Like many who have come to work and collaborate with the Tucker Center, Dr. Antunovic has experience as an athlete and a coach. As a Hungarian national junior tennis champion and student-athlete at DePaul University, she “was always attentive to the invisibility and the problematic representations of women in sports media.” She credits her experiences as a teaching assistant, an assistant tennis coach, and writing her master’s thesis on barriers women coaches face in NCAA Division I sport for her inspiration to pursue a doctoral degree so she could further explore gender, sport, and media.
Dr. Antuovic’s work aligns with the Tucker Center’s research and mission, and she states that past publications by Dr. Mary Jo Kane and Dr. Nicole M. LaVoi are foundational to several of her own studies. She also regularly uses TC research and educational materials in her classes. She is eager to contribute to furthering these efforts and intends to “continue asking the question ‘how are sportswomen represented in the media?’ and on a more theoretical level, ‘how is gender constructed in the context of media?’”
In addition to continuing the work she’s done in the past, Dr. Antunovic plans to expand her questions and perhaps ask questions differently. She is interested in the contemporary visibility of women’s sports, and how this visibility might impact the broader structures that women’s sport exist in today.
“I am interested in the question of how content about women’s sport circulates across different spaces and stakeholders; and how this might challenge narratives about women’s sport,” Antunovic said. “I began to address that question in my co-authored study on the Tucker Center's #HERESPROOF campaign, but certainly there is much more to learn.”
She also plans to broaden her research focus and context to include more of an international lense, looking specifically at women’s sports in Central and Eastern Europe compared to women’s sport in a global context. Additionally, she plans to bring an international focus into the classroom, including using her experiences as an international tennis player and teaching global perspective courses.
Dr. Antunovic’s educational background was key to developing her multidisciplinary approach to research. During her PhD program at Penn State, she had the opportunity to look at sport through socio-cultural, historical, and kinesiology lenses. In her previous faculty position at Bradley University, she taught socio-cultural courses in the Sports Communication program. Her connection to sport sociology and communications helps her make connections across disciplines. In discussing her research style, Dr. Antunovic said, “while some of my research is conceptual with a focus on theory and methods, I also often conclude my studies with the applied implications of the findings to inform communication-related practices in the sport industry.”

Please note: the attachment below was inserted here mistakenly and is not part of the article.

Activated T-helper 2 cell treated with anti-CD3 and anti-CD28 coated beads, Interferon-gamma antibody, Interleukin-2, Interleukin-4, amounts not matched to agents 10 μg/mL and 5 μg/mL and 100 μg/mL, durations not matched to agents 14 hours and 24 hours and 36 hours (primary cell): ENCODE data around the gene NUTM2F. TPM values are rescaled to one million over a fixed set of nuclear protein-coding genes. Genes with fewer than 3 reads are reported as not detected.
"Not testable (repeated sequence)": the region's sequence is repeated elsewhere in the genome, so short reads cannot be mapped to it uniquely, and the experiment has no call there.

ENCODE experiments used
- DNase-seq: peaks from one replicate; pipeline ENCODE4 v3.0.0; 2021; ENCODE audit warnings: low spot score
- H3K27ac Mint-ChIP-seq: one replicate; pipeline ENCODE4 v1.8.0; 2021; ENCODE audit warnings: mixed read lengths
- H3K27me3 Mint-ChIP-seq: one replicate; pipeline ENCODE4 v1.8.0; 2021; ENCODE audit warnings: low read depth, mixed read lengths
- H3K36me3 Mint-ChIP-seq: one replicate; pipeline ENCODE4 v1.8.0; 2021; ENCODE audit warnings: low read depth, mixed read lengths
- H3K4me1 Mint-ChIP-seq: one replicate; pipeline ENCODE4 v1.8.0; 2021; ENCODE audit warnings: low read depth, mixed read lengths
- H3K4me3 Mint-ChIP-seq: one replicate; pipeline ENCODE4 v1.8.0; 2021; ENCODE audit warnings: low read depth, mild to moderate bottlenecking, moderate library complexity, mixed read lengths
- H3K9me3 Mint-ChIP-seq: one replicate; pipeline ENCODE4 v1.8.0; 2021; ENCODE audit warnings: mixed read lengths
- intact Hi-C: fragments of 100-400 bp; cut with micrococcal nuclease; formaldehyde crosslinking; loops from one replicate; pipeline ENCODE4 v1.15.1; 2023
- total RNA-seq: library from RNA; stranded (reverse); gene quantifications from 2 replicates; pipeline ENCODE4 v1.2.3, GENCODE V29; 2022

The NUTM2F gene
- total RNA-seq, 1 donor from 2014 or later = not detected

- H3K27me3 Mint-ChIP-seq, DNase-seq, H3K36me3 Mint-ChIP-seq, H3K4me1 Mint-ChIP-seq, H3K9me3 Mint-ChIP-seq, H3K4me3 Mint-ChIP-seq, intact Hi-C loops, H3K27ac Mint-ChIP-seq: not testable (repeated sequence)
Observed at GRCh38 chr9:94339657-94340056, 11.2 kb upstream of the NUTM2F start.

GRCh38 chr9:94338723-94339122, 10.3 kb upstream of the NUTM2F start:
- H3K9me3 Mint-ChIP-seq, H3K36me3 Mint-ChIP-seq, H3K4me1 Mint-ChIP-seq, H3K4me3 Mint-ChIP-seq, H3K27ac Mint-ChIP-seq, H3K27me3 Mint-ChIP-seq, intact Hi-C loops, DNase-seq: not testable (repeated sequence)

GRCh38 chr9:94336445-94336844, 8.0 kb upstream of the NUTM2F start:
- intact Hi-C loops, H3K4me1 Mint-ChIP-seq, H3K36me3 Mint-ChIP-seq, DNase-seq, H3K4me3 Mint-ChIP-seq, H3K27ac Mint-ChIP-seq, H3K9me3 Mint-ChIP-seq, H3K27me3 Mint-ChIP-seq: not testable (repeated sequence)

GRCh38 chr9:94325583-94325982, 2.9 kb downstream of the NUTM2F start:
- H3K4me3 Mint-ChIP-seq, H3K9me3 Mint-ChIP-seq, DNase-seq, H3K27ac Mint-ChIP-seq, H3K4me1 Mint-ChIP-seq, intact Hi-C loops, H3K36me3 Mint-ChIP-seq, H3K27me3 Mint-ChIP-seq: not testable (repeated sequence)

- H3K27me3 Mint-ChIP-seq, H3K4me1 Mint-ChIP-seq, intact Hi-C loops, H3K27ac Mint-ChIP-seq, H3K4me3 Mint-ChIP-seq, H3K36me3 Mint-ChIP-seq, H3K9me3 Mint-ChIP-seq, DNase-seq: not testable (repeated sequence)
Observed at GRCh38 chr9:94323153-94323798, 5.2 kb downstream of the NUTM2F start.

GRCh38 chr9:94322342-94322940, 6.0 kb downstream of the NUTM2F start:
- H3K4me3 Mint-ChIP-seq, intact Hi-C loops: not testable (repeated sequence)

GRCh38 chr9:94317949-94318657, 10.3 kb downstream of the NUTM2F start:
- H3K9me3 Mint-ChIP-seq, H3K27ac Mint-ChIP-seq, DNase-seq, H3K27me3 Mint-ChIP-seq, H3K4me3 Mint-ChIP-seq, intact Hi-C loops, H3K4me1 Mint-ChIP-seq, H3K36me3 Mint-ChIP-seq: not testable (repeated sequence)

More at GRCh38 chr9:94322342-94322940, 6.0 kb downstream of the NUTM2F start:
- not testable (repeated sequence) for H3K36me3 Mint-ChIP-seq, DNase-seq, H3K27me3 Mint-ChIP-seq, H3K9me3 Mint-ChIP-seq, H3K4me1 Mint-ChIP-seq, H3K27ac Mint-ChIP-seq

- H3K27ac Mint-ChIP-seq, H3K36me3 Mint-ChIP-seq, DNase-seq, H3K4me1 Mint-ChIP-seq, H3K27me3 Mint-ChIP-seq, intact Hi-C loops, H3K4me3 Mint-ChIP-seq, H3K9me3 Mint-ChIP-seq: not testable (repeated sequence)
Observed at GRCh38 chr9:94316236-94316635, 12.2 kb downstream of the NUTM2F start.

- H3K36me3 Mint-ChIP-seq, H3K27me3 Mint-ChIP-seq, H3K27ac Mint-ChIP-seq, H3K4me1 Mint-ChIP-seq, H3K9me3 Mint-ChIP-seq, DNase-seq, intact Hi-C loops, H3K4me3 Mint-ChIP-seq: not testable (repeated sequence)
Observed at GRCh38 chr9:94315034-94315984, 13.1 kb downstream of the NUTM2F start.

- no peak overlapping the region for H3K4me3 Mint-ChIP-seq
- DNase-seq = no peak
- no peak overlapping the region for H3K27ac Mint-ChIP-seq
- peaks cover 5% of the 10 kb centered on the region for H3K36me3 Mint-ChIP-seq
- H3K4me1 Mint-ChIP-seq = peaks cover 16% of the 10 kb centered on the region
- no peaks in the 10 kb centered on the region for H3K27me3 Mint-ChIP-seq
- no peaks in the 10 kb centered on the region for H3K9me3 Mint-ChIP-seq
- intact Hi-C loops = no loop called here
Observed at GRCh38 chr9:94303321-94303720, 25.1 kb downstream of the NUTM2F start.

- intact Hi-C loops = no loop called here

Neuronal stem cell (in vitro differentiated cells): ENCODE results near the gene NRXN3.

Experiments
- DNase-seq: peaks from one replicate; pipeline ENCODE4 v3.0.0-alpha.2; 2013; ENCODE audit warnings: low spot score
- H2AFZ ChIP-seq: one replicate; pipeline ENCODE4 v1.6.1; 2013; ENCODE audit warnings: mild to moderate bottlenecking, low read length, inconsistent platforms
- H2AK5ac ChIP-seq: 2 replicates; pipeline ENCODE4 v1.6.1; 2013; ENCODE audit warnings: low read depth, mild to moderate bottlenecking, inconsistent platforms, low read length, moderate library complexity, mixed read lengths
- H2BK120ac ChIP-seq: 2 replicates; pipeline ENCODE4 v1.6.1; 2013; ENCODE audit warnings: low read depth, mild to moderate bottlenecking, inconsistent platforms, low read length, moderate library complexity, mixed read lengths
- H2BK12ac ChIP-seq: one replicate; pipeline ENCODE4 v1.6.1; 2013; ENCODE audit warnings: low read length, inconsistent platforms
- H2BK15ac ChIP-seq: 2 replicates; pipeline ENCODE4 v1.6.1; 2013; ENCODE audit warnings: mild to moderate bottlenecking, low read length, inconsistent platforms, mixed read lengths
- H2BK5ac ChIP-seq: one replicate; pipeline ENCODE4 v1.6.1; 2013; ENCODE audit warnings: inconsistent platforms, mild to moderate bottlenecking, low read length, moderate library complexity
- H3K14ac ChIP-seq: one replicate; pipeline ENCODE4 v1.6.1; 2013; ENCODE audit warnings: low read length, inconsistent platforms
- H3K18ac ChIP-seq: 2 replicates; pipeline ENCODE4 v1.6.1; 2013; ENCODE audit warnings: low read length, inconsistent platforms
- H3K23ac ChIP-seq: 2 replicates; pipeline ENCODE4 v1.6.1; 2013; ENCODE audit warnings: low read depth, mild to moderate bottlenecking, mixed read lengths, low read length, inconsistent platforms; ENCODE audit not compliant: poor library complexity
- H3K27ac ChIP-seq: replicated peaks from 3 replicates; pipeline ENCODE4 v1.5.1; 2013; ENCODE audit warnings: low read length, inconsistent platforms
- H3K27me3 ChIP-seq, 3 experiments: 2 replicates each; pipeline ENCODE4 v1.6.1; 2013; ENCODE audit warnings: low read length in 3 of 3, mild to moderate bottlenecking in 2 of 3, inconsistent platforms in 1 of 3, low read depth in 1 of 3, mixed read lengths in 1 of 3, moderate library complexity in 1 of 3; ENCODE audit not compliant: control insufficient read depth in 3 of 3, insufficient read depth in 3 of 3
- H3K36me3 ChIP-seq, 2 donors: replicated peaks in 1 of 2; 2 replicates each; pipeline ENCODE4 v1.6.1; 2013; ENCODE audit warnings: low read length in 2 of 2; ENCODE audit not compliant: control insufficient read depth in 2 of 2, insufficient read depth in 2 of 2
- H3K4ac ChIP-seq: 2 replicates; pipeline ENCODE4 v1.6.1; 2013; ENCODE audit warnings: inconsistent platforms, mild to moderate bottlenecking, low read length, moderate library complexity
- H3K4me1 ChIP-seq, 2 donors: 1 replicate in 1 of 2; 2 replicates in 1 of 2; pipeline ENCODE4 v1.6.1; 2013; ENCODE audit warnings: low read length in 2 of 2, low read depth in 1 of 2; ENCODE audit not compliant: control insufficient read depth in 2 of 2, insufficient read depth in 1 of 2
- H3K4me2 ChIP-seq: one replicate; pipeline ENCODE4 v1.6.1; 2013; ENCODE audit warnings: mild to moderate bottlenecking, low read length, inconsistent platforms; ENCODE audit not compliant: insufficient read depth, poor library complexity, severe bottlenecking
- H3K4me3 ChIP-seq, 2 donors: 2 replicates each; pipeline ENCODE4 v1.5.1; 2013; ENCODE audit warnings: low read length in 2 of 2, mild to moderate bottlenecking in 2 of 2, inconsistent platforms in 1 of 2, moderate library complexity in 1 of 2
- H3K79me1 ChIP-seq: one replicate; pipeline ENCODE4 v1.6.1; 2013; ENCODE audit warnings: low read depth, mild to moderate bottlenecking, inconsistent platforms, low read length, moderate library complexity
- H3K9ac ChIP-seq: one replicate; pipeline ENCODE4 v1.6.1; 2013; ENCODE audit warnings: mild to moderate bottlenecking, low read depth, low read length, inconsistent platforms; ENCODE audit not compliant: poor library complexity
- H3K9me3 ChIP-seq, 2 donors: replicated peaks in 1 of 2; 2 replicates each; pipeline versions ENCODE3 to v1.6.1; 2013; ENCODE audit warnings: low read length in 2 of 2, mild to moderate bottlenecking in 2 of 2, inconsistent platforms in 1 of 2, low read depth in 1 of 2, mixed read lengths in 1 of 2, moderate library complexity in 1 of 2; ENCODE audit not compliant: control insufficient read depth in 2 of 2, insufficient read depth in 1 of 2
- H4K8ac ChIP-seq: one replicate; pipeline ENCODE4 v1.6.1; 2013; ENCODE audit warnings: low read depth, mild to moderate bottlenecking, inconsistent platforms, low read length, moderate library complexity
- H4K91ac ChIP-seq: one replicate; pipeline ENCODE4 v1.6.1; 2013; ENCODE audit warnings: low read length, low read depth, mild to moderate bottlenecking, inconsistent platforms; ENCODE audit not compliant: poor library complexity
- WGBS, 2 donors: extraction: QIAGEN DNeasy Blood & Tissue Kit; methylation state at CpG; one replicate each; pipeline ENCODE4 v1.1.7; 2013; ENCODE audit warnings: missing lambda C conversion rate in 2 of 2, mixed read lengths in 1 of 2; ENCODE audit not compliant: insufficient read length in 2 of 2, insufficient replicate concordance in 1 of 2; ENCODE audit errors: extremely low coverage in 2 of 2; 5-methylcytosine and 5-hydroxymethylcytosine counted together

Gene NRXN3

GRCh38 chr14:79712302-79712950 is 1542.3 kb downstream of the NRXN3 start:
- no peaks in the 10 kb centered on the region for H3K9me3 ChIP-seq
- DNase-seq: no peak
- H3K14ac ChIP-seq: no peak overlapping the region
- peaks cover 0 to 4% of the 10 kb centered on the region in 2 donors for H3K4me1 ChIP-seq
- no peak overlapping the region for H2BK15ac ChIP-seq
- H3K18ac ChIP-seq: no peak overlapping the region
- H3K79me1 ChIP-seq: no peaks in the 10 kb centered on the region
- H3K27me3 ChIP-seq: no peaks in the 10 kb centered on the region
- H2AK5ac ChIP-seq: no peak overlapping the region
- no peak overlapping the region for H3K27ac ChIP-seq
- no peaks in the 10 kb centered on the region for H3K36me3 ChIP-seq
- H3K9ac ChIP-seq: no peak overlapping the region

This commitment to the applied implications of findings solidifies Dr. Antunovic as a perfect fit for the TC. The main goal of the TC is to do research and use that data to create positive, meaningful improvements for women and girls in sport.
“The Tucker Center is a truly unique space for several reasons,” Antunovic said. “Specifically, the interdisciplinary approach to research about girls and women in sport and the Center's many collaborations and partnerships with various organizations that have similar goals. One of the many advantages of the Tucker Center is the collective. In terms of joining the Tucker Team, I am most looking forward to mentoring graduate students and collaborating with members of the team on projects. I am grateful to be a part of a collective committed to improving the lives of girls and women in sport.”
Meanwhile, we at the Tucker Center are grateful to have her join the team! Welcome Dr. Antunovic!
My name is Efrat Abadi and I am an international PhD student in the Department of Kinesiology and a team member in the Tucker Center. I am also a recipient of the Grants to Advance Graduate Education (GAGE) Fellowship, a program designed to increase the diversity of students earning graduate degrees at the University of Minnesota. Sport has always been a significant part of my life. At the age of ten I started playing basketball. I chose basketball because I wanted to be taller, but those who have met me understand that height is not my strong suit! I idolized my brother and watched him play basketball which influenced me to fall in love with the game.